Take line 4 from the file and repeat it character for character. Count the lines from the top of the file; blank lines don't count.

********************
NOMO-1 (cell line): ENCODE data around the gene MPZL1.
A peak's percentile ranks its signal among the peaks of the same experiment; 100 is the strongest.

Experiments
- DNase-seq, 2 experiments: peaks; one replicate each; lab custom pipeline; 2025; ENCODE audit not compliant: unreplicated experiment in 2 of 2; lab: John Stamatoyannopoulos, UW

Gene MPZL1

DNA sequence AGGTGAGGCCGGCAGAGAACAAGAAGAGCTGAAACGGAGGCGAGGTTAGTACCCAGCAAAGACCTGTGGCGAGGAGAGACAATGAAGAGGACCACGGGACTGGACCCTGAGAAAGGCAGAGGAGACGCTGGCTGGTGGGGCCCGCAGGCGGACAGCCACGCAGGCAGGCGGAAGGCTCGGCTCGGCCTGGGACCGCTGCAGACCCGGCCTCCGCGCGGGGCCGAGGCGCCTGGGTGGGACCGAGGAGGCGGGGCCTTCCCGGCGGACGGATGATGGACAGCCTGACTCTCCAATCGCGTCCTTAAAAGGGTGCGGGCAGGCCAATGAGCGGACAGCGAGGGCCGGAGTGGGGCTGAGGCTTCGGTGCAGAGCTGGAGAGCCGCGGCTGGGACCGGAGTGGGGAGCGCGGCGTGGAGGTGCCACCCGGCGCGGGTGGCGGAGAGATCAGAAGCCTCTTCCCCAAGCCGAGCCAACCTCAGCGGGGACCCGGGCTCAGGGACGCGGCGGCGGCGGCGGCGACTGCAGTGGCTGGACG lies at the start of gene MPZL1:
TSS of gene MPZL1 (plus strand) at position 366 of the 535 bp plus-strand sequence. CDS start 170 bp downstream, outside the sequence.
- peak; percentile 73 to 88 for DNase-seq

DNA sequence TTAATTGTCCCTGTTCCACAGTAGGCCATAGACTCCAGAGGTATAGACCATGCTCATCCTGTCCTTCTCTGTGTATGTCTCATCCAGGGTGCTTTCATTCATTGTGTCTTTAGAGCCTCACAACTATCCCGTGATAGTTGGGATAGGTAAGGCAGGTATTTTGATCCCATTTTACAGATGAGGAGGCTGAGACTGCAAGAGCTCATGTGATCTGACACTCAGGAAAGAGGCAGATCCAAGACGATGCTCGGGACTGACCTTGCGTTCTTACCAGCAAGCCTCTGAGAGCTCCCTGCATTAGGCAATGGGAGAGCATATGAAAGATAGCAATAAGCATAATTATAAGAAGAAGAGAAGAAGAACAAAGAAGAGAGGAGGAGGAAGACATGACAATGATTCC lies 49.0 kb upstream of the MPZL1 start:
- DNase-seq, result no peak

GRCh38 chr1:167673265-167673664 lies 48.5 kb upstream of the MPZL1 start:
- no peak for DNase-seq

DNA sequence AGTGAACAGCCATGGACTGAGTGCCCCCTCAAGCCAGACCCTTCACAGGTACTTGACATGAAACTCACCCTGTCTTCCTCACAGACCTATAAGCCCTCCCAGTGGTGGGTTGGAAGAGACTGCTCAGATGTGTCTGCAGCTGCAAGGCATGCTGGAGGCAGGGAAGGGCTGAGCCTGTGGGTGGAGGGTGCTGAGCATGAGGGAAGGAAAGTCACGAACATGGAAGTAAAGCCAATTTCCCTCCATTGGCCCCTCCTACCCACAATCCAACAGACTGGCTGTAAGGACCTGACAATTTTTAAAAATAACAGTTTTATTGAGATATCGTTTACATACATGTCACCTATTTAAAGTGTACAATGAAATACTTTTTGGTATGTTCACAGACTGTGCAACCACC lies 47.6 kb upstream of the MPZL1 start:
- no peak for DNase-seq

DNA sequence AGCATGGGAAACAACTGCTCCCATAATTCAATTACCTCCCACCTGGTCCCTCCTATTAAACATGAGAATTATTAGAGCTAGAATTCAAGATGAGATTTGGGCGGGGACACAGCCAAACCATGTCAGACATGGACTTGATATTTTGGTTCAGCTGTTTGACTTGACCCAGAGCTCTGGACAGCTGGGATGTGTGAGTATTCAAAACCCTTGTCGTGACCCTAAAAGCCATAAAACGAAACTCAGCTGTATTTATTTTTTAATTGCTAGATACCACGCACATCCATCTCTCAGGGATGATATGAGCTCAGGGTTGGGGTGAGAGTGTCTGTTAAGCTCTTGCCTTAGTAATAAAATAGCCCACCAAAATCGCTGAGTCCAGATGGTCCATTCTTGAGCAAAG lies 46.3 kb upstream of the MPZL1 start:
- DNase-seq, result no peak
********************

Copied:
- DNase-seq, 2 experiments: peaks; one replicate each; lab custom pipeline; 2025; ENCODE audit not compliant: unreplicated experiment in 2 of 2; lab: John Stamatoyannopoulos, UW